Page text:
Decision to stop the SVPE trial was designated using a Bayesian approach.33–35 Accordingly, a predictive success rate of 75% was predefined for the SVPE procedure. If more than 5 of 20 patients experienced a serious adverse event (SAE), or if it appeared impossible to remove at least 8 L of plasma over 8 days in at least 15 of 20 patients, the procedure was considered unsafe or not feasible.

Statistical analysis

The rates of HAIs (CLABSI, VAP and CAUTI) per 1000 device days were calculated by dividing the number of each HAI during the study period by the number of device days and multiplying the result by 1000. The infection safety profile for SVPE was assessed by calculating the standardised infection ratio (SIR) to define the risk of HAIs in patients with GBS treated with SVPE. The SIR was calculated by dividing the number of observed HAI by the number of HAI predicted (ie, the infection rate in the control group). The predicted HAI rate was calculated using the rates of HAI in the hospital control group of patients without GBS during the study period. Percentage values were compared using the χ2 test or Fisher’s exact test (two tailed) and median values, the Mann-Whitney U test using SPSS V.22.0 (IBM SPSS). Analyses were performed on an intention-to-treat basis. All p values reported are two sided; p<0.05 was considered significant.

Results

Patients and hospital controls

The demographic and clinical characteristics of the 20 patients with GBS are given in table 1. The median age of the patients with GBS was 33 years (range 18–55); median body weight was 60 kg (IQR 55–65 kg; range 50–72 kg) and 13 (65%) patients were male (figure 1). On admission and before the start of SVPE, all 20 patients with GBS were unable to walk independently (GBS disability score, 4). One patient required mechanical ventilation from the second day after the onset of weakness; SVPE was started on the fourth day of mechanical ventilation (patient 9, figure 1). Two of the 19 patients who did not require mechanical ventilation at the start of the study required mechanical ventilation on the second day after initiation of SVPE (patients 11 and 19, 11 and 2 days after the onset of weakness, respectively; figure 1). The median MRC sum score for the limb muscles in all 20 patients was 20 (IQR 0–29; range 0–36; figure 1). Symptoms of a preceding infection in the 4 weeks before the onset of weakness were present in 18 (90%) patients with GBS, of whom 10 (50%) had diarrhoea. Median duration from admission to start of SVPE was 2 days (IQR 2–3 days; range 0–7 days). Median duration to nadir from the onset of weakness was 5 days (range 1–13 days). Electrodiagnostic nerve conduction studies (NCS) indicated 15 (75%) patients had an axonal subtype and 5 (25%) patients had a demyelinating subtype of GBS. Median duration from onset of weakness to NCS examination was 10 days (range 4–16 days). All patients had albuminocytological dissociation in cerebrospinal fluid (CSF) analysis (CSF protein level >45 mg/dL in combination of CSF cell count <50 per μL); median CSF protein was 166 mg/dL (range 117–253 mg/dL). Median duration from onset of weakness to CSF examination was 11 days (range 4–17 days).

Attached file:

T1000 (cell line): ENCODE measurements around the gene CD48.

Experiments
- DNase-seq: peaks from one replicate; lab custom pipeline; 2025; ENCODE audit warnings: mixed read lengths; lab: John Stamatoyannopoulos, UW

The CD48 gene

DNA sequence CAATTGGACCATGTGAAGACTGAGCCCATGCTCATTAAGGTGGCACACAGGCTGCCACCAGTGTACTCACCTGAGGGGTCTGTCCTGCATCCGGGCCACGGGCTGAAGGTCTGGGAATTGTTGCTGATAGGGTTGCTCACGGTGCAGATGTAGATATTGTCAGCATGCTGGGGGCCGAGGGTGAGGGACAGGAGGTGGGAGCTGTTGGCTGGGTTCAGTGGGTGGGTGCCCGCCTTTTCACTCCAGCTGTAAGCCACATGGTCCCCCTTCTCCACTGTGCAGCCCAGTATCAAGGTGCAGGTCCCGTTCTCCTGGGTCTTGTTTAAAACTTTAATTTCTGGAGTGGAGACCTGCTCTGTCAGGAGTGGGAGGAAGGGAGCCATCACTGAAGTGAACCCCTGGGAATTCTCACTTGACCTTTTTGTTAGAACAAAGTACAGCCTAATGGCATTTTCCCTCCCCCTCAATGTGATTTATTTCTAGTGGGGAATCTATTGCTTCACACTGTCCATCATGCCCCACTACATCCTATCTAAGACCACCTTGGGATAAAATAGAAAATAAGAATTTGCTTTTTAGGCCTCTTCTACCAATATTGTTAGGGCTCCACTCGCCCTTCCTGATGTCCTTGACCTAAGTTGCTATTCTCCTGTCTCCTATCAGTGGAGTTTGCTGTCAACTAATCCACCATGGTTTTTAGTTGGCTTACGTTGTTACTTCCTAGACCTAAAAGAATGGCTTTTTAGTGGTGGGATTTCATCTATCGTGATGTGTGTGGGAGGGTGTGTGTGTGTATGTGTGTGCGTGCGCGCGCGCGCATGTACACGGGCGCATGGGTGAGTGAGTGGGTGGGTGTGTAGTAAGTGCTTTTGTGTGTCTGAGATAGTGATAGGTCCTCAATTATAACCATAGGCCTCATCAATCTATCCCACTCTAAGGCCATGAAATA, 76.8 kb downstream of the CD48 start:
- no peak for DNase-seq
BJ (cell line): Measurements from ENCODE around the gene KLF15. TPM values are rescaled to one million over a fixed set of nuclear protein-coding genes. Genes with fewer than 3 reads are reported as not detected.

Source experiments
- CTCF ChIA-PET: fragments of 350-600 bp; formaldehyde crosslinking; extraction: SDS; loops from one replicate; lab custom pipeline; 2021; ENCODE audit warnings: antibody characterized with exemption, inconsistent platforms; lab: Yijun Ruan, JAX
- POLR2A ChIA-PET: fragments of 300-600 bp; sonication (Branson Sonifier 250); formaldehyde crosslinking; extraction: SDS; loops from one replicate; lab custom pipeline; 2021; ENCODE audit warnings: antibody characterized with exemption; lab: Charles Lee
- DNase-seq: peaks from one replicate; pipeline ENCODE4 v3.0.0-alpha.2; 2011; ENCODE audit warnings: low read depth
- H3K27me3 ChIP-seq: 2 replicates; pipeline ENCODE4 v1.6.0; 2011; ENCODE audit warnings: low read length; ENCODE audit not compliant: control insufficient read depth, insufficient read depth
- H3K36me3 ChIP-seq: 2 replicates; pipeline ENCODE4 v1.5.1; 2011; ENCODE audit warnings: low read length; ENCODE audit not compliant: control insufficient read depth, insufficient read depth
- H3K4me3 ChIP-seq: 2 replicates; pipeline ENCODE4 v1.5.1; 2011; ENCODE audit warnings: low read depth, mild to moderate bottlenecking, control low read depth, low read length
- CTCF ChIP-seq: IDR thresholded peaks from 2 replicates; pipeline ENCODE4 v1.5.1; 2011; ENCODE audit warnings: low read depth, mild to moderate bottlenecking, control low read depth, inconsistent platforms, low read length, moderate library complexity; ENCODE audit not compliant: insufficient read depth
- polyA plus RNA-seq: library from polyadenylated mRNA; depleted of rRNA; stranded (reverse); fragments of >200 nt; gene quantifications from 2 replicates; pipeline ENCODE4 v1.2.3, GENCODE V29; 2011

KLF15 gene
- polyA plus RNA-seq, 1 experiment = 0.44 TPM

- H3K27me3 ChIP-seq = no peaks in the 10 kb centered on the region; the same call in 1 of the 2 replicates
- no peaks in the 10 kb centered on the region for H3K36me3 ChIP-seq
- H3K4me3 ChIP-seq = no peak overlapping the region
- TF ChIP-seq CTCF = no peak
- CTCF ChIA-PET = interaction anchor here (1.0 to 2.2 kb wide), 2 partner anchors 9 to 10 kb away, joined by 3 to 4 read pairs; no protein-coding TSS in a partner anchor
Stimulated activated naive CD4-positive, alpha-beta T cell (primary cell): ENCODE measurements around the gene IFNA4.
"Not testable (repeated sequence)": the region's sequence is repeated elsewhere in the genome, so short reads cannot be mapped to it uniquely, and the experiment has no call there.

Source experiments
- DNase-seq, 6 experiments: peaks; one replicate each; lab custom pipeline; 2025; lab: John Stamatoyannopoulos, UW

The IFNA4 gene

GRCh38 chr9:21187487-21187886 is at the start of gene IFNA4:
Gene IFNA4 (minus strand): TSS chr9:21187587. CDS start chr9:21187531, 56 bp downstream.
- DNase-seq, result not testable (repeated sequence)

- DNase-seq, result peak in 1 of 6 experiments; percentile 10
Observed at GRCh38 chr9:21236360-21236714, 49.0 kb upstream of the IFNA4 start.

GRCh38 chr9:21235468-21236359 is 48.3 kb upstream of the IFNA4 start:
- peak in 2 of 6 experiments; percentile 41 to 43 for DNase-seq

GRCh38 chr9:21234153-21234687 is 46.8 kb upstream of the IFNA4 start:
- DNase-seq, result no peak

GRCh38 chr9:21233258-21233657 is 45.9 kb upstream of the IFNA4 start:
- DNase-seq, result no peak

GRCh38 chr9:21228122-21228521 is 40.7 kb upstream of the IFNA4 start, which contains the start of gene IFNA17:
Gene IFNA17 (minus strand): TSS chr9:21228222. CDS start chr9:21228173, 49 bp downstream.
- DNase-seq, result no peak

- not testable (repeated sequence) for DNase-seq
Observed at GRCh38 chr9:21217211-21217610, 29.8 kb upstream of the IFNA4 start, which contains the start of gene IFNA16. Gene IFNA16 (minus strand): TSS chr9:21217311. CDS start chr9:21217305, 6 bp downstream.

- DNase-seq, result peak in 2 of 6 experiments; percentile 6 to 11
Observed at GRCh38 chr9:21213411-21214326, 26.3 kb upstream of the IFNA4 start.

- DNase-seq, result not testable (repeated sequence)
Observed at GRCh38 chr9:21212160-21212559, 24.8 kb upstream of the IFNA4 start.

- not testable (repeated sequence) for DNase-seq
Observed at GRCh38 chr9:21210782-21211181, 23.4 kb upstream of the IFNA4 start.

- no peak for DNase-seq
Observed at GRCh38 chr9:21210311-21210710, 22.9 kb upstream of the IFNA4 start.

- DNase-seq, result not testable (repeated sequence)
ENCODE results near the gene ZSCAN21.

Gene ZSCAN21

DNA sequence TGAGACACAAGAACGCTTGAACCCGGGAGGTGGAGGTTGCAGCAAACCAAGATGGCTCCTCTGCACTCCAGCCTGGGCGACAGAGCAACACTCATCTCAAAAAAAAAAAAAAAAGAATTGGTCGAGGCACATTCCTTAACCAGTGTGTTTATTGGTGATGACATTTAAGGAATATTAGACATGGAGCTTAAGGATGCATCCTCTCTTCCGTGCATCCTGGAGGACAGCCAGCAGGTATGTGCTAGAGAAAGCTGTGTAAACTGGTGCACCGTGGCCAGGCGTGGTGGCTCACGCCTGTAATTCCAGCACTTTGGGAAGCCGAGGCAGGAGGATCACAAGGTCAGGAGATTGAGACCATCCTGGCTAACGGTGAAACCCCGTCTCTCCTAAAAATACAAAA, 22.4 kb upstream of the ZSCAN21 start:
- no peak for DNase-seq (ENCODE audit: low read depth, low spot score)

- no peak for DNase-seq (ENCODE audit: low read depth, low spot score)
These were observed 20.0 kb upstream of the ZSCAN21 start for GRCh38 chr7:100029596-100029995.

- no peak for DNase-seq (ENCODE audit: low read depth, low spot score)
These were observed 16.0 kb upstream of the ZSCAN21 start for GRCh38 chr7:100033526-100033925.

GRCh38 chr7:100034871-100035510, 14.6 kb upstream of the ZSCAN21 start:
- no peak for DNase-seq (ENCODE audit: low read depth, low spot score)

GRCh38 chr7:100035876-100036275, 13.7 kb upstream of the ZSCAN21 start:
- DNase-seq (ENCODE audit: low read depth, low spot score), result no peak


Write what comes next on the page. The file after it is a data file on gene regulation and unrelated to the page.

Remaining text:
Figure 1

Feasibility of SVPE and associated complications for the 20 individual patients with GBS. AMeasured in litres. B, central line-associated blood stream infection; C, urinary catheterisation; CVC, central venous catheter; GBS, Guillain-Barré syndrome; HAI, hospital-acquired infection; M, onset of mechanical ventilation; MRC, Medical Research Council; SVPE: small volume plasma exchange; U, catheter-associated urinary tract infection; V, ventilator-associated pneumonia, Embedded Image, spell of hypotension (systolic blood pressure <90 mm Hg); Embedded Image, CVC insertion site bleeding; Embedded Image, hypersensitivity to fresh frozen plasma, shaded squares: fever due to bacterial infection, dotted squares: fever due to suspected viral infection.

Table 1

Demographic and clinical characteristics of the 20 patients with GBS included in this small volume plasma exchange study at entry